Two Greenpeace protesters marked the first anniversary of the war in Iraq by climbing Big Ben's tower in London on Saturday - but why is an environmental organisation so involved in the anti-war movement?
By Ian Youngs
BBC News Online
Greenpeace says it exists because "this fragile earth deserves a voice" and its main campaigns - such as stopping climate change, saving whales and protecting ancient forests - are mainly aimed at environmental threats.
What's war got to do with whales?
But the "green" and the "peace" are still intrinsically linked for the group.
"We think peace is a pre-condition for environmental protection, and vice versa," says Pascal Husting, who co-ordinated Greenpeace's activities for the anniversary of the war.
Greenpeace was founded in 1971 by activists who wanted to avert nuclear testing in Alaska. And for the group, the current anti-war protests are consistent with this conviction that armament is no way to ensure global security.
On top of that, its activists believe that the war was waged to get Iraq's oil reserves - and they are against fossil fuels as part of their campaign on climate change.
In common with other groups who marched on Saturday, Greenpeace protesters believe that the war was illegal and set "a dangerous precedent" for the future.
Protesters targeted tanks last year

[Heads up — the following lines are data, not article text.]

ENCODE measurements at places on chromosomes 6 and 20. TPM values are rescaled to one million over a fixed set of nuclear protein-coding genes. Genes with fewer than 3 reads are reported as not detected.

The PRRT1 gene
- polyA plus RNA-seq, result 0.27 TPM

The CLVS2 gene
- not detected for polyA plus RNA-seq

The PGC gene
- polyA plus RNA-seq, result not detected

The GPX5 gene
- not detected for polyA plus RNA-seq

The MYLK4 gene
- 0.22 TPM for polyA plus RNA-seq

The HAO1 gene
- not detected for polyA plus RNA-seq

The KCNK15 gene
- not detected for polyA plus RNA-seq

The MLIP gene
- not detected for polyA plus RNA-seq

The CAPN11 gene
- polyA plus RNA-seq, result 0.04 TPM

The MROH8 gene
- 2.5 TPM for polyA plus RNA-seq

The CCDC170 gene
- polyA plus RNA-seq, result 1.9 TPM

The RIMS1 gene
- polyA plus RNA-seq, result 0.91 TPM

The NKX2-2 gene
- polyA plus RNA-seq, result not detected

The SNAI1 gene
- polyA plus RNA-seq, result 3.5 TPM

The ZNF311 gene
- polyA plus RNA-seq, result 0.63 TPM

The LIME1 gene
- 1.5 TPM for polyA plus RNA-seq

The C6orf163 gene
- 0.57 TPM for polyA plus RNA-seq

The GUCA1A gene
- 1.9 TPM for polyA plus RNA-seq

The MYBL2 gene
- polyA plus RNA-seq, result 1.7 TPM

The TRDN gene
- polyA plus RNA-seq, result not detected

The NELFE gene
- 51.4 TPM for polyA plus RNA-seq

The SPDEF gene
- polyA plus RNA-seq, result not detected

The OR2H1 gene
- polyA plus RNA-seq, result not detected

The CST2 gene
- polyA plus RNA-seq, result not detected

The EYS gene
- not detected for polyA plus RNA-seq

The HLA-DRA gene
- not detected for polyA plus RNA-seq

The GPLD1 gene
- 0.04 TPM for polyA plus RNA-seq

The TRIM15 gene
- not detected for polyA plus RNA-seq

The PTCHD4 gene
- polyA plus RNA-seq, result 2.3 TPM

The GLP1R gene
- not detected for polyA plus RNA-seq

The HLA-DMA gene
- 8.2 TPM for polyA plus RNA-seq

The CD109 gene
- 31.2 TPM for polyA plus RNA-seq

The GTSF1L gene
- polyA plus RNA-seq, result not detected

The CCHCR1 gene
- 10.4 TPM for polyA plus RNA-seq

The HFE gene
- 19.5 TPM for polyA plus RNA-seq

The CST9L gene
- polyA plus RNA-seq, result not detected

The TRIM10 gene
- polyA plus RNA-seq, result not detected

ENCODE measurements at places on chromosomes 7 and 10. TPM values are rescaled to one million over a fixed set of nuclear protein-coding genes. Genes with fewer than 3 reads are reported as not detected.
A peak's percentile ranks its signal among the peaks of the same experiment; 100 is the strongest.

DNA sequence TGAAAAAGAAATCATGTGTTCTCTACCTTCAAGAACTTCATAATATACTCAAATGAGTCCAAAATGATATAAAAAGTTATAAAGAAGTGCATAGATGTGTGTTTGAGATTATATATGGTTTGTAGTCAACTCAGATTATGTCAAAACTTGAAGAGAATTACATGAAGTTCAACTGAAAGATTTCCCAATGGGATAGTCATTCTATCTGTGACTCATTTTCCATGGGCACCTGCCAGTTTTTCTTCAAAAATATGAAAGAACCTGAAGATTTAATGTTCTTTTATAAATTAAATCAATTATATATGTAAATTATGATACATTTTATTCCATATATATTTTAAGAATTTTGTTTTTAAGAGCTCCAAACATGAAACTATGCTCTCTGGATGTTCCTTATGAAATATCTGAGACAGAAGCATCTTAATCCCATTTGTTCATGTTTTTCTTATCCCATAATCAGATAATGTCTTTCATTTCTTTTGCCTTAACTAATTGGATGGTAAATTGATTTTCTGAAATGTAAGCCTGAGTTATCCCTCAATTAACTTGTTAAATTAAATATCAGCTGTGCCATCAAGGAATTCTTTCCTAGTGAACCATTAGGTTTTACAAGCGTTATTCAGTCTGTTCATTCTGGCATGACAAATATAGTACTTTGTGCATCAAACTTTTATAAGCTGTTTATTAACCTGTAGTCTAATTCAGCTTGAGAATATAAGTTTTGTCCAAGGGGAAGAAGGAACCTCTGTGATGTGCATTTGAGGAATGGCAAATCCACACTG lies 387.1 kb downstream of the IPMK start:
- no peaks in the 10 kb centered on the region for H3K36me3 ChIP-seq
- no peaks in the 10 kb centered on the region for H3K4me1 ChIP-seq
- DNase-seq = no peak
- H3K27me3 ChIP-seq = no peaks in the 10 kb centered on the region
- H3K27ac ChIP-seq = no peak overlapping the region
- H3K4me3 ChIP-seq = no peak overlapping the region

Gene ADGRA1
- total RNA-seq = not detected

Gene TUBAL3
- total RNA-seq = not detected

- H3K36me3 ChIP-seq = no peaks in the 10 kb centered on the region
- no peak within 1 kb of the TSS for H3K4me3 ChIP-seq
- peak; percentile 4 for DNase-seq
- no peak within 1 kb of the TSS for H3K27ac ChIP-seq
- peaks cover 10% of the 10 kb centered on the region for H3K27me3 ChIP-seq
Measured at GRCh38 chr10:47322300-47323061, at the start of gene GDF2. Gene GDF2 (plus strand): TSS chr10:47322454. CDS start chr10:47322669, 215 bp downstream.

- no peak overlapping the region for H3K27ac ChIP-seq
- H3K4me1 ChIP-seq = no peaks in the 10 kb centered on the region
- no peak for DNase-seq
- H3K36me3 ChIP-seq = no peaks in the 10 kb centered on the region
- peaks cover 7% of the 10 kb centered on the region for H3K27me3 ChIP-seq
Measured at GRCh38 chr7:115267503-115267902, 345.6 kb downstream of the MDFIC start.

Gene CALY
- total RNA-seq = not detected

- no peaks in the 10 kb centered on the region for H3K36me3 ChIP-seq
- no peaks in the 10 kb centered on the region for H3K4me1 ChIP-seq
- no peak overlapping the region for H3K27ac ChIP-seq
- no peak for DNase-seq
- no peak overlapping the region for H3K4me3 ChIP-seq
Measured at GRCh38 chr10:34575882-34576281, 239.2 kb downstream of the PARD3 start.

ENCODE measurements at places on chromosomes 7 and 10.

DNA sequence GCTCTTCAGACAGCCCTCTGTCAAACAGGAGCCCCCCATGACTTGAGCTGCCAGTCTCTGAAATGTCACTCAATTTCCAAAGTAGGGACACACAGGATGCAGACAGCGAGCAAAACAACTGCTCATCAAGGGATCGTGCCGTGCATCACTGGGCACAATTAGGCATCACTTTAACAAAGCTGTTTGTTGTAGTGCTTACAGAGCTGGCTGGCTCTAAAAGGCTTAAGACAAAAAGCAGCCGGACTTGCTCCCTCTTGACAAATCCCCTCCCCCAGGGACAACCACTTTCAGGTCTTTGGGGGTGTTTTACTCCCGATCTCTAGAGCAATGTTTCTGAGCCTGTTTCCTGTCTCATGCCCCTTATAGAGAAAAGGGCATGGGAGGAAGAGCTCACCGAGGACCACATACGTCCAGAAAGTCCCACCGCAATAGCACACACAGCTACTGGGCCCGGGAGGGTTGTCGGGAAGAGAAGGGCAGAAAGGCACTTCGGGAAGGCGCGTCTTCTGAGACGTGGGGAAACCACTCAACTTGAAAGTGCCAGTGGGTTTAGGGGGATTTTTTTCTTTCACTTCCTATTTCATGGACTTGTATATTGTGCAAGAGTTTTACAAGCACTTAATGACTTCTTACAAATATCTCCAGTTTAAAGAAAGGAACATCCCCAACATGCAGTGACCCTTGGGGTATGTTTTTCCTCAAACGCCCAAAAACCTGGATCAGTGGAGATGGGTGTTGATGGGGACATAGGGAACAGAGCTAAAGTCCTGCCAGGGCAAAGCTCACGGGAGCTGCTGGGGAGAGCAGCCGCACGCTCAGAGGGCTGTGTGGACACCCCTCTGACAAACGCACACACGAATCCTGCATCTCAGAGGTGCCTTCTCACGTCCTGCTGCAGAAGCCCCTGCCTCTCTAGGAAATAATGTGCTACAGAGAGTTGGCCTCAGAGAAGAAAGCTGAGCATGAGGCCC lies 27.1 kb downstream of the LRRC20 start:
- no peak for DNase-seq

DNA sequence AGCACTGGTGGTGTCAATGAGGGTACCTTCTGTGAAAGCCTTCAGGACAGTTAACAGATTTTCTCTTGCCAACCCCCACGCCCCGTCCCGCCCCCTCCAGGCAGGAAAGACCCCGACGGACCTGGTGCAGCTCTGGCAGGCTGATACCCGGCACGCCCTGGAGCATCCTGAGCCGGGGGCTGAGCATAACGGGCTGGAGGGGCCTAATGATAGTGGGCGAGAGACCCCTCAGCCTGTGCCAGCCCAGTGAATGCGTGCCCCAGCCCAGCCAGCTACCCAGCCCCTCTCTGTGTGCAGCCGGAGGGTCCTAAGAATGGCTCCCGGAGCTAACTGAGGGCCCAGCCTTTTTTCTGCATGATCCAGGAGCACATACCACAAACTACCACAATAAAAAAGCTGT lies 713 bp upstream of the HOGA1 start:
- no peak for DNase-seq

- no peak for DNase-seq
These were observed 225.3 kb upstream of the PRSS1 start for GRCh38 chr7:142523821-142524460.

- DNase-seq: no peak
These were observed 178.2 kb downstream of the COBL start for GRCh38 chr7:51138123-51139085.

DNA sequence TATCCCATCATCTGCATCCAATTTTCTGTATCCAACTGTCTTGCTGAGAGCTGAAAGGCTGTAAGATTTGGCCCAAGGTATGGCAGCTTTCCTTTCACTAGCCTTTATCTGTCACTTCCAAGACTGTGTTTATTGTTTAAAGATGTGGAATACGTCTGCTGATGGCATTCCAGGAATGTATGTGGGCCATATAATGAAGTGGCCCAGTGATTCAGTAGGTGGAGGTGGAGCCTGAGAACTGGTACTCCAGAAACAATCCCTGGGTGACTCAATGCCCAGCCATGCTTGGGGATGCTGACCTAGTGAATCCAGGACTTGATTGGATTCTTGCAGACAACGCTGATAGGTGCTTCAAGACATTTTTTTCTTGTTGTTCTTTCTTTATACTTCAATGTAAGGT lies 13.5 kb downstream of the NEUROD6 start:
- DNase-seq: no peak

"To say that Greenpeace is a peace organisation would probably not be true, but the peace component is still very important," Mr Husting says.
The Big Ben protest has been one of Greenpeace's most visible anti-war activities, but there have been many others in the UK and around the world.
In February 2003, five protesters chained themselves to Gulf-bound tanks at the Marchwood Military Ports near Southampton. A month later, a Greenpeace hot air balloon dropped 500 "no war" leaflets on RAF Fairford.
But the organisation is not part of the Stop the War Coalition, an umbrella for scores of groups that have an anti-war stance, and the organiser of the big protest marches.
Greenpeace wants to keep its distance from some of the more extreme messages from those groups because although it is anti-war, it must be unbiased if a war takes place.
"We still have a very important line that says we are not taking sides in wars," Mr Husting says. "We want to prevent wars - what we want to say is 'war is not the way to security'."
The Stop the War Coalition says it welcomes all-comers to its protests, and its members include local peace groups as well as school, university and religious associations.
A more familiar Greenpeace protest
But it also spans 14 national trade unions, the Green Party and groups such as Ravers Against The War and the Surrey Anarchist Group.
"The reason this organisation is so big is because you don't have to be overtly political to be anti-war," says Stop the War spokeswoman Gharda Razuki.
Members of an Eton College society and a group called Masturbate for Peace were among the more unlikely marchers on their demonstrations, she added.